Published on: August 12, 2022

The death of a child is for most parents the worst thing that could happen to them. It is against the natural order for the child to die before the parents.

But could it be that children are more accepting of death than adults?

Richard Smith, former editor of the British Medical Journal and widely known author discusses the subject in his blog: Are children more accepting of death than adults?

Comparing thoughts on the topic by two authors with opposing ideas, Smith tries to understand how children accept or fight the idea that they are suffering from an incurable illness.

The books he compares are ‘Waiting for the Last Bus: Reflections on Life and Death’ by Richard Holloway, former Bishop of Edinburgh, and ‘Walk with the Weary: Lessons in humanity in health care’ a memoir by Dr M.R. Rajagopal, Founder-Chairman of Pallium India.

Holloway describes, in his book, his debate with Richard Dawkins, the “militant atheist,” in which he asks Dawkins what he would say to a dying child. Holloway, the most bookish of priests, quoted from ‘The Last of the Just’, by André Schwarz-Bart, a novel about the Holocaust, where a child asks what death will be like, and an adult tells him it will be like a dream. A woman criticises the man for not being truthful, and he responds, ‘Madame, there is no room for truth here’. Holloway says that this must be the case for dying children, telling them perhaps that they will be in Heaven and see again all those that they love. He challenges Dawkins about what he would say, and Dawkins answers “the same”.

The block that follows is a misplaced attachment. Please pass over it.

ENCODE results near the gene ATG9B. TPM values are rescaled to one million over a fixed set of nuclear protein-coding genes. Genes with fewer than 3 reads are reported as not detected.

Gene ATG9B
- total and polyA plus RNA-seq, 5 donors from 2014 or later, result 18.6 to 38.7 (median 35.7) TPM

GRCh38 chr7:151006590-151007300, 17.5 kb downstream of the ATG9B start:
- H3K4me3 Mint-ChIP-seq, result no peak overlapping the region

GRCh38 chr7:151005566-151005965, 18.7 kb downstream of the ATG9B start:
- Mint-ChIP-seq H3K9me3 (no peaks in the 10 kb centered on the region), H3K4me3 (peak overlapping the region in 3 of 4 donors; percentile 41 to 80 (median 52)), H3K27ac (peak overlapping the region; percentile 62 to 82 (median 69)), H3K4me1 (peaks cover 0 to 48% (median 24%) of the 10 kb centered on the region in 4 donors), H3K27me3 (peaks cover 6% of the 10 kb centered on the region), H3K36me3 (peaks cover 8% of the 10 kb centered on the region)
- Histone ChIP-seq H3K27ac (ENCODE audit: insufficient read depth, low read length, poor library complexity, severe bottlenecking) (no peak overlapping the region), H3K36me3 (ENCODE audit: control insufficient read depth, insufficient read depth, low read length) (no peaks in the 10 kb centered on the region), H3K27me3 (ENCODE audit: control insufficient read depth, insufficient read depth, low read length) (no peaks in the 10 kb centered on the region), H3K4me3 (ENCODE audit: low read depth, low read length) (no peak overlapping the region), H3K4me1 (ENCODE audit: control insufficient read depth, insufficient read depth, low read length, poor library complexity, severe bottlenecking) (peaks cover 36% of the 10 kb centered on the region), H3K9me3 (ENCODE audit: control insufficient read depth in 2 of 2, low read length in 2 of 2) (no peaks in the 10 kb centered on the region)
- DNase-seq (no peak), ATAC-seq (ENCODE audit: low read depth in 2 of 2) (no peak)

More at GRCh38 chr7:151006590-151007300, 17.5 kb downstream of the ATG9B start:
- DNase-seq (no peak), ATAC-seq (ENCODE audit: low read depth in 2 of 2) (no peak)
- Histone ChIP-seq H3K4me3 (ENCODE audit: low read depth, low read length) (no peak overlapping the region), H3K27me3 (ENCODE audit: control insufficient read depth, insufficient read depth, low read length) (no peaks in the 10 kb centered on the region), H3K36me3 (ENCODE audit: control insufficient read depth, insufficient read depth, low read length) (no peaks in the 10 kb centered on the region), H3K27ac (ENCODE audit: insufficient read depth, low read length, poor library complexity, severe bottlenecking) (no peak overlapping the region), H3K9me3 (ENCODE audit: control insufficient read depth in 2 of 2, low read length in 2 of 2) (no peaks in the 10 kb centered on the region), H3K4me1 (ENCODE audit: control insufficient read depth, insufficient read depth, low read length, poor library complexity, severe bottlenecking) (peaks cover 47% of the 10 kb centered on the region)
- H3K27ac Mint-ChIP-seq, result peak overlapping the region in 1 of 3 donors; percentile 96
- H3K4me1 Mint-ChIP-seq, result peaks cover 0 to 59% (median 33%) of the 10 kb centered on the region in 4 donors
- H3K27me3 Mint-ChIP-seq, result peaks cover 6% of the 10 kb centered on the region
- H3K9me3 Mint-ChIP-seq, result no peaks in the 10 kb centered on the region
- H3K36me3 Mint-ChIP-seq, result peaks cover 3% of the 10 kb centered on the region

“It turns out that there are times when it is impossible to accept the utter finality of death. A child’s death is one of them. There is no room for truth here. There is only room for the impossible act of consolation,” says Holloway, who has spoken with dying children.

But Rajagopal (Dr Raj), the internationally-acclaimed palliative care physician who has spoken with many dying children, would disagree, writes Smith.

Dr Raj writes: “Paradoxically, children seem to accept incurability or death much more easily than adults… Children have amazing resilience. In my experience, they can process bad news much more easily than adults.”

Children usually knew that they were dying even though their parents had not told them and that they had many irrational fears about death that could be dispelled. When a child was worried that he would suffocate when he was buried, Dr Raj told him that there was no discomfort once somebody was dead.

“Children have short attention spans. They don’t want lectures; they ask straight questions and want straight answers. That is enough to reassure them. They need to be given the opportunity to ask those intense, and at times profound, questions. Without honest answers, their misery and loneliness cannot be imagined by you or me,” writes Dr Raj.

Eight-year-old Abdul was worried that God would punish him when he died because had had pulled his sister’s hair and once stolen her pen. Raj consulted with the religious authorities who said that wrongs committed by children under 15 were not punished. Abdul could be reassured.

(I found myself wondering what Raj would have said to a 16-year-old, Smith writes)

Read the complete blog: Are children more accepting of death than adults?

Also read: A prescription from Kerala for transforming healthcare by Richard Smith, British Medical Journal

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